It’s been known for a while that Qantas wants to fly directly from Sydney to London by 2022, with this being the main objective of the so called “Project Sunrise”, that entails connecting the two respective cities' continents, with direct flights.
Qantas CEO Alan Joyce has stated that this would be “the final frontier in aviation”, rising up the stakes and taking on the challenge of ultra-long-haul travel. Mr. Joyce has since challenged both Airbus and Boeing to take on this new project, and both manufacturers seem to have been taking it quite seriously.
Currently, the first route of this ultra-long-haul market, Perth to London, is served by Qantas’ Boeing 787 Dreamliners, and even though this route has been an extreme success, the 787 isn’t capable of preforming the Sydney to London or Sydney to New York routes with a full payload, so a new more efficient aircraft is required.
The two manufacturers have both put forward a proposition for the airline, with Boeing proposing the new 777X and Airbus developing the A350ULR, which is currently already operating the world’s longest route. Airbus, in an interview with SkyNews, described this challenge as “a bit like the space race”. Qantas has announced that it will be confirming an order for the Project Sunrise aircraft by the end of the year.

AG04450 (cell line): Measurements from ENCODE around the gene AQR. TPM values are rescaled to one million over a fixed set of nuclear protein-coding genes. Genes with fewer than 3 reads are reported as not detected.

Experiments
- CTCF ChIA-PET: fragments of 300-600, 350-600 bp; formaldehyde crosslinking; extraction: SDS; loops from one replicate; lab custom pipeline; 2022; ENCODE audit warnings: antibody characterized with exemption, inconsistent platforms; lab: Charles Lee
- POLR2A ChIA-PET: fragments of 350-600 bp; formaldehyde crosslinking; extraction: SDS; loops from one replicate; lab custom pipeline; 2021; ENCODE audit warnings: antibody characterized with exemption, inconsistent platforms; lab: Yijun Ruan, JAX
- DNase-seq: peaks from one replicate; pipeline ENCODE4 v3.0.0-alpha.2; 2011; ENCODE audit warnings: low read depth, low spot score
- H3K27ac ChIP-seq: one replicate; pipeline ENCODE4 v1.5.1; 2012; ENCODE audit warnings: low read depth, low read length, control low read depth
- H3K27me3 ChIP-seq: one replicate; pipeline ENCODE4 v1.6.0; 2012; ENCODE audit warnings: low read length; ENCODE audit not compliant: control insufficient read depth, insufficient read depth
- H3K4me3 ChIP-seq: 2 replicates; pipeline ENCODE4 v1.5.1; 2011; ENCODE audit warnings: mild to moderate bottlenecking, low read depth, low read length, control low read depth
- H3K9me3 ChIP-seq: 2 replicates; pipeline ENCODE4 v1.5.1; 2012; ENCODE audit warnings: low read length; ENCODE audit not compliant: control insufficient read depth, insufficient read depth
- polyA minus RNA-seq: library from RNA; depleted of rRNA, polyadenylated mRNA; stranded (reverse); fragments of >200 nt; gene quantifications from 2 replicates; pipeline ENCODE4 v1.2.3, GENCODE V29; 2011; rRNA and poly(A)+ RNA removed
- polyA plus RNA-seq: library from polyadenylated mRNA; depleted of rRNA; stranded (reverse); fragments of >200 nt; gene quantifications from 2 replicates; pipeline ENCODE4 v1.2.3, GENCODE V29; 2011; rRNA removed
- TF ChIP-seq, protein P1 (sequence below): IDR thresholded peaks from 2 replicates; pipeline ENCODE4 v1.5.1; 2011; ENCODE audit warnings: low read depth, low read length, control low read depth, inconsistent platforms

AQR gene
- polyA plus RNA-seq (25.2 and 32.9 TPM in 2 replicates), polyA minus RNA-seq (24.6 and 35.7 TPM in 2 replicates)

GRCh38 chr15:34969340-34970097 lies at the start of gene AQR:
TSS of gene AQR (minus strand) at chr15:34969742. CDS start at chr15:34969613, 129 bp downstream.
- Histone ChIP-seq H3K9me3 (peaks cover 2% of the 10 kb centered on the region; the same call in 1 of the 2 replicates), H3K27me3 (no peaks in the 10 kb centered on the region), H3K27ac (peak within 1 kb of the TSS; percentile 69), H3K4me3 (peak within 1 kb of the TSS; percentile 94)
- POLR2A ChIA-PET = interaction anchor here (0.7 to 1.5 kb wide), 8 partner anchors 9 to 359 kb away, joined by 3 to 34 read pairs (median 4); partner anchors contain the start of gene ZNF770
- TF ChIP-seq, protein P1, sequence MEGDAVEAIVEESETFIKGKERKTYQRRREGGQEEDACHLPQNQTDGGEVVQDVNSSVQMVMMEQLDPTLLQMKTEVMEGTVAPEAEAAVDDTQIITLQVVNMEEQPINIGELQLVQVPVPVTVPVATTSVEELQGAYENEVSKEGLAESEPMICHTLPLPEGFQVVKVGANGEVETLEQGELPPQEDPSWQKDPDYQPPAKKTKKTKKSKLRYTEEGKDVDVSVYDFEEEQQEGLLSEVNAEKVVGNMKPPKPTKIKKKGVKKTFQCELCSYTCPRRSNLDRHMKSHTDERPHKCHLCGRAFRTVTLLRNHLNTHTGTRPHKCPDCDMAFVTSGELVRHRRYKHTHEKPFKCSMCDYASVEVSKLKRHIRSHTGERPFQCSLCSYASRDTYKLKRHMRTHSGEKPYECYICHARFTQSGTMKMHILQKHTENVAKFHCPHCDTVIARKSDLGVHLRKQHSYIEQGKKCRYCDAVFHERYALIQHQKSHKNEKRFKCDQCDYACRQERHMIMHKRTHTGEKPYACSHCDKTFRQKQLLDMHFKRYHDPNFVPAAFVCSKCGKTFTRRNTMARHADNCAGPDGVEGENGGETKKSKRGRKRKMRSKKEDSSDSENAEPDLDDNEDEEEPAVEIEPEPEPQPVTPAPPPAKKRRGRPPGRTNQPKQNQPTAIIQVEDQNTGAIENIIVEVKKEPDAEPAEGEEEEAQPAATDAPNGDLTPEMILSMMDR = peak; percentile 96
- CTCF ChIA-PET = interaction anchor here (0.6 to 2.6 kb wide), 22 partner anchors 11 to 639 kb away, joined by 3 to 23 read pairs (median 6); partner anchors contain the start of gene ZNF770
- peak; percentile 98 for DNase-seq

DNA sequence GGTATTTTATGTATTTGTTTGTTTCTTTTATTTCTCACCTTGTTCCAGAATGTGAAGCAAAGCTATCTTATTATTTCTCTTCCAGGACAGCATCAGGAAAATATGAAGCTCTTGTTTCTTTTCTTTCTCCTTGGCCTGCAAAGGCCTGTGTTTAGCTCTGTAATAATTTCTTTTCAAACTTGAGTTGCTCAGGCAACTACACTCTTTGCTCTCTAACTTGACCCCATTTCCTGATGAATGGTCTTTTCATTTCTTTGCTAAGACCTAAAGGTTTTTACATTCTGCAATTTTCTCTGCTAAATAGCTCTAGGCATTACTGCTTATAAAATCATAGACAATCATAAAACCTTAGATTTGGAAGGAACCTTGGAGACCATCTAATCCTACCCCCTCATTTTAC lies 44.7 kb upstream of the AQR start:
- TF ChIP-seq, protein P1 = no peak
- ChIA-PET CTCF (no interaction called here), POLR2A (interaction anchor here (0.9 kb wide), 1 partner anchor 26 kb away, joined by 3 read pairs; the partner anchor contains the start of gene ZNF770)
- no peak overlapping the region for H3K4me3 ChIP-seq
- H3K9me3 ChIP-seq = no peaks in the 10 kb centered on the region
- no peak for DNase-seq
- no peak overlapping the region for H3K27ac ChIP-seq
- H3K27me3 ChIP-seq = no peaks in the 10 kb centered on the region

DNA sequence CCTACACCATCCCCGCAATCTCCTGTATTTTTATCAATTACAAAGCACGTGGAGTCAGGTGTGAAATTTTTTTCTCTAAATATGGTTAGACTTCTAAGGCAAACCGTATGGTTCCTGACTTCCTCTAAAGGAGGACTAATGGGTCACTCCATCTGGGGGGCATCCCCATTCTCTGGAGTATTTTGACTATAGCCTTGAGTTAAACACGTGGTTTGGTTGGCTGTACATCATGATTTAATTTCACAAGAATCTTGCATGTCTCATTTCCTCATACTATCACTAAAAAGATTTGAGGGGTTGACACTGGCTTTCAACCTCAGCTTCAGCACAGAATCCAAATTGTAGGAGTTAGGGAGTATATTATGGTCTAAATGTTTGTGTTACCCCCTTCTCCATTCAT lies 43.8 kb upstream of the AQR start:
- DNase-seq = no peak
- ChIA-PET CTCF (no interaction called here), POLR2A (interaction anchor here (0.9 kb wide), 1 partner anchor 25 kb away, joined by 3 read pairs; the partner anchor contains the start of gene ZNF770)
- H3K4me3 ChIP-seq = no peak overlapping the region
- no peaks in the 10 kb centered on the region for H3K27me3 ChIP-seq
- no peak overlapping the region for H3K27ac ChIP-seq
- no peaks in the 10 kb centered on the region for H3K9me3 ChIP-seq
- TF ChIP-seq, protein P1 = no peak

So, what routes will Qantas be eyeing to fly with this new era? Well, so far we know that Sydney to London and Sydney to New York as well as Melbourne to London and Melbourne to New York are on the airlines priority list, and one can speculate these will be followed by services to the likes of Frankfurt, Amsterdam Schiphol, Paris Orly or Charles de Gaulle on the European side, and destinations like Orlando International, Atlanta Hartsfield-Jackson Airport, Chicago O’Hare in the United States. Other destinations like Rio de Janeiro and Cape Town may also be on the radar.
With all this in mind, these flights would span tens of thousands of miles, and around 20 hours of flight time on board. So, what does this mean for the passengers and crew?
Well, the airline has been looking at possible cabin options to make these flights comfortable. Some of these include common areas with exercise and social spaces installed in the cabin so that passengers can stretch and make sure to hold themselves through the 20 hours in the plane. As for the crew, Alan Joyce has stated that Qantas is working alongside regulators to make sure they have the right crew and contracts in order to be able to perform these flights.
All in all, this marks the beginning to an exciting new age for aviation, with the rise of the Ultra-long-haul market, something I will explore further in another article here on AeroNewsX, later this month. What do you think about these flights? Would you rather have a stopover or go 20 hours straight to reach your destination faster?